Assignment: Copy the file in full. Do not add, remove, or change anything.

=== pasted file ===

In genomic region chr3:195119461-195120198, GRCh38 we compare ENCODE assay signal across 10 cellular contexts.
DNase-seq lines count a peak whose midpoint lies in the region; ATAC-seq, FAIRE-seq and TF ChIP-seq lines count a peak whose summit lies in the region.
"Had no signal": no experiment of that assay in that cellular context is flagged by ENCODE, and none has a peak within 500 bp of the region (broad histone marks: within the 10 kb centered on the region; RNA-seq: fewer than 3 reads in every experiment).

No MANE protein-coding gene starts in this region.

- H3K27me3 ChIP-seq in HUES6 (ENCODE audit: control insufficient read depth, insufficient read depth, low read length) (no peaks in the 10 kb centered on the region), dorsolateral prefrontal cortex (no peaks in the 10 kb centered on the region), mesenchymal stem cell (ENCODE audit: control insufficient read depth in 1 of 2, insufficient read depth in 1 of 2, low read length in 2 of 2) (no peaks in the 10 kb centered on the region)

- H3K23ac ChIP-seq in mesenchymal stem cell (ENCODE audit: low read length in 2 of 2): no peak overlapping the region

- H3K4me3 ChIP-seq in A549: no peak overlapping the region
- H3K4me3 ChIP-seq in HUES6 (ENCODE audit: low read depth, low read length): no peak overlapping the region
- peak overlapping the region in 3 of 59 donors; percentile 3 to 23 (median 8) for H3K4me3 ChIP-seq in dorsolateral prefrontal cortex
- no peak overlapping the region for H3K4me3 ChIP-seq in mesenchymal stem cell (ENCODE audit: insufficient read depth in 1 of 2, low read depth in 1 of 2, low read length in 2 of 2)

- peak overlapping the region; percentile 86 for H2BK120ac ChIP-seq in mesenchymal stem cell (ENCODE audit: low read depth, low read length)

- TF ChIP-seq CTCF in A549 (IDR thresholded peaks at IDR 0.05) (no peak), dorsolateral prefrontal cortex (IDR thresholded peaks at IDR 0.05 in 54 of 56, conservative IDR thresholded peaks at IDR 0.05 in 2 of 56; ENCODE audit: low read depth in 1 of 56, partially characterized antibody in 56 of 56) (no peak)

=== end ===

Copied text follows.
In genomic region chr3:195119461-195120198, GRCh38 we compare ENCODE assay signal across 10 cellular contexts.
DNase-seq lines count a peak whose midpoint lies in the region; ATAC-seq, FAIRE-seq and TF ChIP-seq lines count a peak whose summit lies in the region.
"Had no signal": no experiment of that assay in that cellular context is flagged by ENCODE, and none has a peak within 500 bp of the region (broad histone marks: within the 10 kb centered on the region; RNA-seq: fewer than 3 reads in every experiment).

No MANE protein-coding gene starts in this region.

- H3K27me3 ChIP-seq in HUES6 (ENCODE audit: control insufficient read depth, insufficient read depth, low read length) (no peaks in the 10 kb centered on the region), dorsolateral prefrontal cortex (no peaks in the 10 kb centered on the region), mesenchymal stem cell (ENCODE audit: control insufficient read depth in 1 of 2, insufficient read depth in 1 of 2, low read length in 2 of 2) (no peaks in the 10 kb centered on the region)

- H3K23ac ChIP-seq in mesenchymal stem cell (ENCODE audit: low read length in 2 of 2): no peak overlapping the region

- H3K4me3 ChIP-seq in A549: no peak overlapping the region
- H3K4me3 ChIP-seq in HUES6 (ENCODE audit: low read depth, low read length): no peak overlapping the region
- peak overlapping the region in 3 of 59 donors; percentile 3 to 23 (median 8) for H3K4me3 ChIP-seq in dorsolateral prefrontal cortex
- no peak overlapping the region for H3K4me3 ChIP-seq in mesenchymal stem cell (ENCODE audit: insufficient read depth in 1 of 2, low read depth in 1 of 2, low read length in 2 of 2)

- peak overlapping the region; percentile 86 for H2BK120ac ChIP-seq in mesenchymal stem cell (ENCODE audit: low read depth, low read length)

- TF ChIP-seq CTCF in A549 (IDR thresholded peaks at IDR 0.05) (no peak), dorsolateral prefrontal cortex (IDR thresholded peaks at IDR 0.05 in 54 of 56, conservative IDR thresholded peaks at IDR 0.05 in 2 of 56; ENCODE audit: low read depth in 1 of 56, partially characterized antibody in 56 of 56) (no peak)